json.dump(state, f)
	f.closed
	if state["activity"] == "heating" :
		rrd_update('/var/www/data/heater-state.rrd', 'N:100')
	else :
		rrd_update('/var/www/data/heater-state.rrd', 'N:0')
	if state["activity"] == "cooling" :
		rrd_update('/var/www/data/ac-state.rrd', 'N:100')
	else :
		rrd_update('/var/www/data/ac-state.rrd', 'N:0')
	time.sleep(60.0 - ((time.time() - starttime) % 60.0))

Touchscreens: You’re Going to Want a GUI

All that’s left is the user interface. The actual hardware is a Raspberry Pi 3 B+, booted over PXE, with the official 7 inch touchscreen, mounted on a 3-gang wall box. For software, we’re using Chromium in fullscreen mode, and building a webpage optimized for the Pi display’s small size. You may remember when wiring in the garage door opener, we put a single button on a web page. Today we’re expanding that page to make a central control panel.

<?php
  $settings = json_decode(file_get_contents('/var/www/data/settings'));
  $temps = json_decode(file_get_contents('/var/www/data/temps'));
  $state = json_decode(file_get_contents('/var/www/data/state'));
  if ($_SERVER['REQUEST_METHOD'] === 'POST') {
    if ($_POST["up"]) {
      $settings->{'temp'} += 1;
    }
    if ($_POST["down"]) {
      $settings->{'temp'} -= 1;
    }
    if ($_POST["heat"]) {
      $settings->{'mode'} = "heat";
    }
    if ($_POST["cool"]) {
      $settings->{'mode'} = "cool";
    }
    if ($_POST["auto"]) {
      $settings->{'mode'} = "auto";
    }
    if ($_POST["off"]) {
      $settings->{'mode'} = "off";
    }
    if ($_POST["GDO"]) {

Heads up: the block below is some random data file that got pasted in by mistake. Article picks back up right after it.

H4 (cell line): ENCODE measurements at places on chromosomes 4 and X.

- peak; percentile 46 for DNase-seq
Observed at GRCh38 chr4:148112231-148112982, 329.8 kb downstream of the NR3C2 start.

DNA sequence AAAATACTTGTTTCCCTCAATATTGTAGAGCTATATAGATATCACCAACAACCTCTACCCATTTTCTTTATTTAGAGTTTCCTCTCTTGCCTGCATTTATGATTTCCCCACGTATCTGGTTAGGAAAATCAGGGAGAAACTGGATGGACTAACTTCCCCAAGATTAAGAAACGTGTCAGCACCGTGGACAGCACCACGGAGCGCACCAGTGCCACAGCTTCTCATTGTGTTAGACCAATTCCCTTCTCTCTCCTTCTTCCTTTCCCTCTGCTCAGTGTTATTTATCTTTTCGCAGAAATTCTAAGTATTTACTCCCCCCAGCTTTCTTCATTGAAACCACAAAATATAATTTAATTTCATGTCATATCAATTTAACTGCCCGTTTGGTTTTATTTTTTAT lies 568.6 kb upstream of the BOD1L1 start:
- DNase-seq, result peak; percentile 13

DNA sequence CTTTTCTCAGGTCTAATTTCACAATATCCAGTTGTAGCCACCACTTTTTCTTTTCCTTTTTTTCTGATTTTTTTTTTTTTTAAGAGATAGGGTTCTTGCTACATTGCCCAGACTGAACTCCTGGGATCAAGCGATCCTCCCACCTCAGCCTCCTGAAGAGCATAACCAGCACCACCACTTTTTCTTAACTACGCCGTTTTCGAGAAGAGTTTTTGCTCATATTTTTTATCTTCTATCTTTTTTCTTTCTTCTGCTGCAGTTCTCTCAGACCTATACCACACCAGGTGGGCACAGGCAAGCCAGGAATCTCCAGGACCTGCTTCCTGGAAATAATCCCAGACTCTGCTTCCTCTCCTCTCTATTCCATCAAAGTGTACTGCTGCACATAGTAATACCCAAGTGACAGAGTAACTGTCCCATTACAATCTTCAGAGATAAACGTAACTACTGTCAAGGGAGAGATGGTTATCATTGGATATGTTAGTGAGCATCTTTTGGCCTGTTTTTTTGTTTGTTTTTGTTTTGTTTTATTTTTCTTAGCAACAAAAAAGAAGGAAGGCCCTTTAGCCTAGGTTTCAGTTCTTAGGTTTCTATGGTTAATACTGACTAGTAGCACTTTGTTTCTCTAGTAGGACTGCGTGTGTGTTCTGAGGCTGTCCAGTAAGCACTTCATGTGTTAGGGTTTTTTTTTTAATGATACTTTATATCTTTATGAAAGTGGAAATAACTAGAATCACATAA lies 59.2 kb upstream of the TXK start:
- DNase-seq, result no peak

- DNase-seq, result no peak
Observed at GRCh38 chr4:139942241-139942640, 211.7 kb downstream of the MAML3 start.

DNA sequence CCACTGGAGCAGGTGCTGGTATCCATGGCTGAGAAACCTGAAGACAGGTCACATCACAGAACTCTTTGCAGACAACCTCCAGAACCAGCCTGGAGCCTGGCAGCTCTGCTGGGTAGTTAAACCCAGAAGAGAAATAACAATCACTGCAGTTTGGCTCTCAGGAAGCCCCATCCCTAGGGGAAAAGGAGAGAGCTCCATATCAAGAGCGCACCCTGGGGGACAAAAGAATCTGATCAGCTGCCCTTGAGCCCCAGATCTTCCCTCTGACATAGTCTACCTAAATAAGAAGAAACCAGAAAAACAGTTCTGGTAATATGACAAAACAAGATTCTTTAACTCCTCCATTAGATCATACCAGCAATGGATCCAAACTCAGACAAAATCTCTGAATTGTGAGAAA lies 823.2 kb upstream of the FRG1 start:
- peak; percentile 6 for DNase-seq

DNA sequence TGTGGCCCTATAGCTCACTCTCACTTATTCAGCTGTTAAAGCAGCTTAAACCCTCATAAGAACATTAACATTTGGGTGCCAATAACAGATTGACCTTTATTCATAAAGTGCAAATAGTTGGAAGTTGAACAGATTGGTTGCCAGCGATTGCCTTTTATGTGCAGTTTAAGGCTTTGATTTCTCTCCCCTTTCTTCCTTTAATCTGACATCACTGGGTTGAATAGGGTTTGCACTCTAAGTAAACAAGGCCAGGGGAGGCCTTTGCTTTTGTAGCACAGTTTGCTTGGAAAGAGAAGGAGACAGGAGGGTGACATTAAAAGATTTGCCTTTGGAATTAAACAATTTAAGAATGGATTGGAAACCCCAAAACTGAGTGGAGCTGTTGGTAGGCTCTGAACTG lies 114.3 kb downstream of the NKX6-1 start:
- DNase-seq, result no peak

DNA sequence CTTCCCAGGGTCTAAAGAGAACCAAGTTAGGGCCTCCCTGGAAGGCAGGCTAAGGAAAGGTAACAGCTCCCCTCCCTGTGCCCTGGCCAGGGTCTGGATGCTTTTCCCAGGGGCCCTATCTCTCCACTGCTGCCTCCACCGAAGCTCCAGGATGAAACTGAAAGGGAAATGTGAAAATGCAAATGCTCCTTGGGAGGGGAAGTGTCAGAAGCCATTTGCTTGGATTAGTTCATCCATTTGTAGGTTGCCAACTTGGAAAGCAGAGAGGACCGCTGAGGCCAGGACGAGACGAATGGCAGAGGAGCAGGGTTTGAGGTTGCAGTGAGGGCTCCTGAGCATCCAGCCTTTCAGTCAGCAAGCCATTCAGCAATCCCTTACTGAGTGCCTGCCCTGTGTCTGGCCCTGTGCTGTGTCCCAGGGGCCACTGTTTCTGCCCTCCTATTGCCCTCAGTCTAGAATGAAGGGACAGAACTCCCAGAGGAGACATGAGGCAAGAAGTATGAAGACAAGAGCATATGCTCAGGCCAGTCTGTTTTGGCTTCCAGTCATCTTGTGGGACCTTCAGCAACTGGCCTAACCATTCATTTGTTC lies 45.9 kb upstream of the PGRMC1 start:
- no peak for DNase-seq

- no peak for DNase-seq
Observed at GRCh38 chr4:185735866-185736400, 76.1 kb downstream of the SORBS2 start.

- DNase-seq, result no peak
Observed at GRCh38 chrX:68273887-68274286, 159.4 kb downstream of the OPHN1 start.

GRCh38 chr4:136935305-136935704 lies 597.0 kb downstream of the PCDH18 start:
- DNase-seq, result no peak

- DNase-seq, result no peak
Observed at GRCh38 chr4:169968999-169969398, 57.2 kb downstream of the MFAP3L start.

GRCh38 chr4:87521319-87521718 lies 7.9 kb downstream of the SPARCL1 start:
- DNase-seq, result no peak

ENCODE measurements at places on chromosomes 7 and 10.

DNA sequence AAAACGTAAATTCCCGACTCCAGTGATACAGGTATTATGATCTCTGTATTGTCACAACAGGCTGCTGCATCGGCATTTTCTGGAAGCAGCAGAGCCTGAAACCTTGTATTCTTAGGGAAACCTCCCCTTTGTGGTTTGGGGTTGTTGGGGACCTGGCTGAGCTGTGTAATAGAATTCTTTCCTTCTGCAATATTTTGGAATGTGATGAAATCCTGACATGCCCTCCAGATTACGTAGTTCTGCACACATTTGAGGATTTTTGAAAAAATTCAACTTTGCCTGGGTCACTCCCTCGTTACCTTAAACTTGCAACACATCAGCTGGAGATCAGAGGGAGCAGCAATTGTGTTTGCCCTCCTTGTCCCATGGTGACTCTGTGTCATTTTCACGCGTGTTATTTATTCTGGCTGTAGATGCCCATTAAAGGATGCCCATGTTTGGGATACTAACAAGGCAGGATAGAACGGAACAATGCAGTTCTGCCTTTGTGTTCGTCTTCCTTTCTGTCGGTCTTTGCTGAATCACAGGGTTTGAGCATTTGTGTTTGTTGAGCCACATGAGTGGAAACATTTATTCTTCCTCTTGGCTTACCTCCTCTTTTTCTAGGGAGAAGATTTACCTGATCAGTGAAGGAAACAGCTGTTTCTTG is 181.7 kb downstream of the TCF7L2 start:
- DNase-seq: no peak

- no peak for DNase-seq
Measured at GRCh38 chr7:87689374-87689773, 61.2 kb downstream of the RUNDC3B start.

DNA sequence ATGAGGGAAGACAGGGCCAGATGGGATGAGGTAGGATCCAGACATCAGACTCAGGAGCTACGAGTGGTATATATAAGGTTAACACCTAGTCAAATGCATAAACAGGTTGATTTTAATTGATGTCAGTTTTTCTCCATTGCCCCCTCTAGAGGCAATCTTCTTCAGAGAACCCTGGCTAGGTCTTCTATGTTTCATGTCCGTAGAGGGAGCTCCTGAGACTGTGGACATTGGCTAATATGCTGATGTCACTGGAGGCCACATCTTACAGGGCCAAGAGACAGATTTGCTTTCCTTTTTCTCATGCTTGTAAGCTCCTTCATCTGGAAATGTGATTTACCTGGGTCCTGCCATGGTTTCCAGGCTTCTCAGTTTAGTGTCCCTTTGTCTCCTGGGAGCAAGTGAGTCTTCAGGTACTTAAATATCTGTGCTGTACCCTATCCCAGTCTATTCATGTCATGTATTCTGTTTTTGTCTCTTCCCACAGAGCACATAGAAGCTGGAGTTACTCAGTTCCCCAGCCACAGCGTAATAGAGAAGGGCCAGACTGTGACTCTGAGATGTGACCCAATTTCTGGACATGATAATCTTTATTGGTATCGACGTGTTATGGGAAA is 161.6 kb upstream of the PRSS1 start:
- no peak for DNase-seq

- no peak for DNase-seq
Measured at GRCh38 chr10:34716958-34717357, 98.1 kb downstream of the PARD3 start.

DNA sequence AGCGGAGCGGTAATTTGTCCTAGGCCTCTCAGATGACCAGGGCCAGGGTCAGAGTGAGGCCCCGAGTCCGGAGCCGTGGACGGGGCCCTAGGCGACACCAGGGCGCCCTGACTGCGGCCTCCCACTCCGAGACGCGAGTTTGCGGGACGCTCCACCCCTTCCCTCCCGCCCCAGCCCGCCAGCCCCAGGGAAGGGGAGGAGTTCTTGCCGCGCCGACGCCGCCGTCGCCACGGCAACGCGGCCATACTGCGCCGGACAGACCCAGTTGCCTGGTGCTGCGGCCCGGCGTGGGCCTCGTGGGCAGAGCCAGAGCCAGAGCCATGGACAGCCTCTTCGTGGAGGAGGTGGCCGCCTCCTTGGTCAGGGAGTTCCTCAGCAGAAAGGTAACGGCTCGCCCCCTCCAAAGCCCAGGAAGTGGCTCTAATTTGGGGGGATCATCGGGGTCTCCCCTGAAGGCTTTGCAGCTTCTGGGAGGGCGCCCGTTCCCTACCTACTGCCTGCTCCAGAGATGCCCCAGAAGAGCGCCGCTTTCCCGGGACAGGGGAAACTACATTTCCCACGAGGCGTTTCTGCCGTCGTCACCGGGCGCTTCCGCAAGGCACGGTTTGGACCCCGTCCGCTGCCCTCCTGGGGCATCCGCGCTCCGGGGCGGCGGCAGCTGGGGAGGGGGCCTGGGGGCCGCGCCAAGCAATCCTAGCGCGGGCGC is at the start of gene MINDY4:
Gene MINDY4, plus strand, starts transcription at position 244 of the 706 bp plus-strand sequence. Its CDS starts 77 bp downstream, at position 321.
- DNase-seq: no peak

$curl_handle = curl_init();
      curl_setopt( $curl_handle, CURLOPT_URL, 'http://garage/moment/20' );
      curl_exec( $curl_handle ); // Execute the request
      curl_close( $curl_handle );
    }
    $file = fopen('/var/www/data/settings', "w") or die("Unable to open file!");
    fwrite($file, json_encode($settings, JSON_NUMERIC_CHECK));
  }
?>
<!DOCTYPE html>
<html>
<head>
 <meta http-equiv="refresh" content="60">
 <script src="functions.js"></script>
 <script>
  function startTime() {
   var today = new Date();
   document.getElementById('txt').innerHTML = formatDate(today, "dddd h:mm:ss TT d MMM yyyy");
   var t = setTimeout(startTime, 500);
  }
 </script>
</head>
<body onload="startTime()">
 <div style="width:790px; margin:auto;">
  <div style="height:140px;">
   <div style="float:left;">
    <form method="post">
     <input type="submit" name="up" value="▲" style="padding:25px 25px;">
    </form>
    <form method="post">
     <input type="submit" name="down" value="▼" style="padding:25px 25px;">
    </form>
   </div>
   <div style="float:left; margin-left:5px; margin-top:60px;">
    Thermostat set to: <?php  echo $settings->{'temp'}; ?>
   </div>
   <div style="float:left; margin-left:25px;">
    <div id="txt"></div>
    Inside: <?php echo round($temps->{'thermostat-temp-external'}, 2); ?>
    <br> Outside: <?php echo round($temps->{'office-temp-outside'}, 2); ?>
    <br> System is: <?php echo $state->{'activity'}; ?>
   </div>
   <div style="float:right;">
    <form method="post">